In this article, you will learn how to perform time series forecasting that is used to solve sequence problems.

Time series forecasting refers to the type of problems where we have to predict an outcome based on time dependent inputs. A typical example of time series data is stock market data where stock prices change with time. Similarly, the hourly temperature of a particular place also changes and can also be considered as time series data. Time series data is basically a sequence of data, hence time series problems are often referred to as sequence problems.

Recurrent Neural Networks (RNN) have been proven to efficiently solve sequence problems. Particularly, Long Short Term Memory Network (LSTM), which is a variation of RNN, is currently being used in a variety of domains to solve sequence problems.

### Types of Sequence Problems

Sequence problems can be broadly categorized into the following categories:

**One-to-One:**Where there is one input and one output. Typical example of a one-to-one sequence problems is the case where you have an image and you want to predict a single label for the image.**Many-to-One:**In many-to-one sequence problems, we have a sequence of data as input and we have to predict a single output. Text classification is a prime example of many-to-one sequence problems where we have an input sequence of words and we want to predict a single output tag.**One-to-Many:**In one-to-many sequence problems, we have single input and a sequence of outputs. A typical example is an image and its corresponding description.**Many-to-Many**: Many-to-many sequence problems involve a sequence input and a sequence output. For instance, stock prices of 7 days as input and stock prices of next 7 days as outputs. Chatbots are also an example of many-to-many sequence problems where a text sequence is an input and another text sequence is the output.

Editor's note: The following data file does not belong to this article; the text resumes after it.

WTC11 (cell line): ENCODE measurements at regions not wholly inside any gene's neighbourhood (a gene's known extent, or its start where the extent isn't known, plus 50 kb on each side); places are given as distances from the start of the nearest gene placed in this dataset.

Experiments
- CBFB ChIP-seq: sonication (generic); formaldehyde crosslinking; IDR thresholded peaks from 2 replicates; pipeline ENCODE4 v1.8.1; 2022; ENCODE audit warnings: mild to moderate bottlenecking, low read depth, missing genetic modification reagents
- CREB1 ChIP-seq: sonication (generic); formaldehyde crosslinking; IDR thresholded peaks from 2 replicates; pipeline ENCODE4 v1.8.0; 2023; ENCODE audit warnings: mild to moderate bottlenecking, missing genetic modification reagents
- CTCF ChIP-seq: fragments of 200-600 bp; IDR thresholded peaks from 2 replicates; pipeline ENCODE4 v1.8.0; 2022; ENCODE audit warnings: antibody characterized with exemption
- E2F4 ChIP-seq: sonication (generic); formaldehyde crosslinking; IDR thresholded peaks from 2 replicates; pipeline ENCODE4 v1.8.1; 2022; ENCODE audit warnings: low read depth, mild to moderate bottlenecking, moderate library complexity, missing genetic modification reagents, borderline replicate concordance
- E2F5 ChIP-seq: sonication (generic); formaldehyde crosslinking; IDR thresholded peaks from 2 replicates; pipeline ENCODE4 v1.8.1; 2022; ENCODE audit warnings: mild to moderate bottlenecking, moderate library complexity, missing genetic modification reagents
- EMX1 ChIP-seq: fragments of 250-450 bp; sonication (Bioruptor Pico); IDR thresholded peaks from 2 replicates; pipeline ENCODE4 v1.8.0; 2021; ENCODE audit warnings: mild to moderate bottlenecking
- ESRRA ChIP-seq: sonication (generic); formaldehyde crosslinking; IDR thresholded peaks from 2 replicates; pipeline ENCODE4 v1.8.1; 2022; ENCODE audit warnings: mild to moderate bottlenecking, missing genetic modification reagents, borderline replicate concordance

This article is part 1 of the series. In this article, we will see how LSTM and its different variants can be used to solve one-to-one and many-to-one sequence problems. In the next part, we will see how to solve one-to-many and many-to-many sequence problems. We will be working with Python’s Keras library.

After reading this article, you will be able solve problems like stock price prediction, weather prediction, etc., based on historic data. Since, text is also a sequence of words, the knowledge gained in this article can also be used to solve natural language processing tasks such as text classification, language generation, etc.

### One-to-One Sequence Problems

As I said earlier, in one-to-one sequence problems, there is a single input and a single output. In this section we will see two types of sequence problems. First we will see how to solve one-to-one sequence problems with a single feature and then we will see how to solve one-to-one sequence problems with multiple features.

#### One-to-One Sequence Problems with a Single Feature

In this section, we will see how to solve one-to-one sequence problem where each time-step has a single feature.

Let’s first import the required libraries that we are going to use in this article: